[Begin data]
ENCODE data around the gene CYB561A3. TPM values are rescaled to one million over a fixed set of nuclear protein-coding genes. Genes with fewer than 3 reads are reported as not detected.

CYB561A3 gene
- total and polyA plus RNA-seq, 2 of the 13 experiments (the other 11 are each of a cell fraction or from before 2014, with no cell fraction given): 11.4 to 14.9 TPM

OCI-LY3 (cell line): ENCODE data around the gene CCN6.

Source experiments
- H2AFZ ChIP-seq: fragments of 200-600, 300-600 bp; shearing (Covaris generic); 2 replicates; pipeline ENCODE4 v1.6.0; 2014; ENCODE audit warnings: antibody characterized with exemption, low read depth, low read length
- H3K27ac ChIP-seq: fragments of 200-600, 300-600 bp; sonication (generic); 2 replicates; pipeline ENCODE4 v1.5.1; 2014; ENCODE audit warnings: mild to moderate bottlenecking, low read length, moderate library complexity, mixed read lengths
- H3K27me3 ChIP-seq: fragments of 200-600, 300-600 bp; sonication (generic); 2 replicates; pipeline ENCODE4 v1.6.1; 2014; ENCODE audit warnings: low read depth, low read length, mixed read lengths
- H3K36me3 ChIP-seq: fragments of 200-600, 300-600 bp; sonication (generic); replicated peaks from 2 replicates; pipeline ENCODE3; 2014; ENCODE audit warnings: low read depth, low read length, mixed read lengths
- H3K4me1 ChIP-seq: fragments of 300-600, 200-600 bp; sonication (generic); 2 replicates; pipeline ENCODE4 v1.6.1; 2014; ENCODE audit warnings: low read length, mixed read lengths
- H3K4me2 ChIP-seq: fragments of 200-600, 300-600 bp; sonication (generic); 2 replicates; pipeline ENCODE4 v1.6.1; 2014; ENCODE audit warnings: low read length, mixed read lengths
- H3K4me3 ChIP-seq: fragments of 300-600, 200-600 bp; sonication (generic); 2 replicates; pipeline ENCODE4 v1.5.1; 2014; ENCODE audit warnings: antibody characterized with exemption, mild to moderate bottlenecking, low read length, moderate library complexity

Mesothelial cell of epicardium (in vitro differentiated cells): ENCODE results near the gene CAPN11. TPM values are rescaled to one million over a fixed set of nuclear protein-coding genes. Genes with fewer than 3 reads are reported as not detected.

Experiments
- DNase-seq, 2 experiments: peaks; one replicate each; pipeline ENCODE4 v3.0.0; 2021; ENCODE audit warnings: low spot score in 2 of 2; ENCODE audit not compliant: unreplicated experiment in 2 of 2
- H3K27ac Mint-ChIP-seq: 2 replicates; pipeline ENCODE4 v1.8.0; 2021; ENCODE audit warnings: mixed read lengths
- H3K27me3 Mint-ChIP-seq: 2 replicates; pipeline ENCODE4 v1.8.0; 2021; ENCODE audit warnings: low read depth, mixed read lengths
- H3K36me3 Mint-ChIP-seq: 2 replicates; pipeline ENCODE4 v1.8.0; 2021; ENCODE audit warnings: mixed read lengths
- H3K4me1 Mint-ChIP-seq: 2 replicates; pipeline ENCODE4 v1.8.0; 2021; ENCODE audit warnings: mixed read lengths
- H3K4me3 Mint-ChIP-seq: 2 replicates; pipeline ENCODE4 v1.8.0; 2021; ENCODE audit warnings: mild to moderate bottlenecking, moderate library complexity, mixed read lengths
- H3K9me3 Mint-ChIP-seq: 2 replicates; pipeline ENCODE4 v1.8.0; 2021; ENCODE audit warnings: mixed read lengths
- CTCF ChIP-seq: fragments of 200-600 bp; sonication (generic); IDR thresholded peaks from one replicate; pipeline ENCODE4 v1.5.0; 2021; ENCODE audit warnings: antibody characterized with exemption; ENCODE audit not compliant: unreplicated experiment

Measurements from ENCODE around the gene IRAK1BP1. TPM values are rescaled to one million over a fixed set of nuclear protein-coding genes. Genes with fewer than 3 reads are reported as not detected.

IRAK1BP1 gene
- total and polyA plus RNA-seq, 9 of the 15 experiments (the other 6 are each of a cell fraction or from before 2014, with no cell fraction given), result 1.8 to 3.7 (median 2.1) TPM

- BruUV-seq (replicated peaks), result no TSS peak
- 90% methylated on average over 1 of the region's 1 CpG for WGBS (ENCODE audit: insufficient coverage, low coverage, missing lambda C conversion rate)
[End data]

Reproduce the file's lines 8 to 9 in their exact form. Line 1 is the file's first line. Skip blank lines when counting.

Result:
- H3K27me3 ChIP-seq: fragments of 200-600, 300-600 bp; sonication (generic); 2 replicates; pipeline ENCODE4 v1.6.1; 2014; ENCODE audit warnings: low read depth, low read length, mixed read lengths
- H3K36me3 ChIP-seq: fragments of 200-600, 300-600 bp; sonication (generic); replicated peaks from 2 replicates; pipeline ENCODE3; 2014; ENCODE audit warnings: low read depth, low read length, mixed read lengths